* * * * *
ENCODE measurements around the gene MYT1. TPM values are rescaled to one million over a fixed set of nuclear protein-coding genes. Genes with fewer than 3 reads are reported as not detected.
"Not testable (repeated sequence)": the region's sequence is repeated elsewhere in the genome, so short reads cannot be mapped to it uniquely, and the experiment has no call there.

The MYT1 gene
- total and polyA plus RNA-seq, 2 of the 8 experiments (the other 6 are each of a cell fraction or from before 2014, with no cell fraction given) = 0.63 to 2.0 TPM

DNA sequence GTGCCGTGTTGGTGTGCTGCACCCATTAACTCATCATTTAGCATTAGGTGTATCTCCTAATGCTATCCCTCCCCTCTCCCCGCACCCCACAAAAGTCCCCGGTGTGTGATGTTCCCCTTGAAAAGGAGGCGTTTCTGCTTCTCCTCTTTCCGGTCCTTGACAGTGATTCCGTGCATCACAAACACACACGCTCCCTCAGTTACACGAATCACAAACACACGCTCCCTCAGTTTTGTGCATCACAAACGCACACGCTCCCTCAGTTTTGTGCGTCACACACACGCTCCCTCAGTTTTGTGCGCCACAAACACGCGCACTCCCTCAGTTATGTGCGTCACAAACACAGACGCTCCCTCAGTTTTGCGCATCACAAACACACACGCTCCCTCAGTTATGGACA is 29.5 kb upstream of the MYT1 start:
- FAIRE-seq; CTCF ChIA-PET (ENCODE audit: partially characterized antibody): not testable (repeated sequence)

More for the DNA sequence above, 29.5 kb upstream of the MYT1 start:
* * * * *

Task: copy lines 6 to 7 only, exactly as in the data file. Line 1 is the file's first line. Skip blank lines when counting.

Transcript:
- FAIRE-seq; CTCF ChIA-PET (ENCODE audit: partially characterized antibody): not testable (repeated sequence)

More for the DNA sequence above, 29.5 kb upstream of the MYT1 start: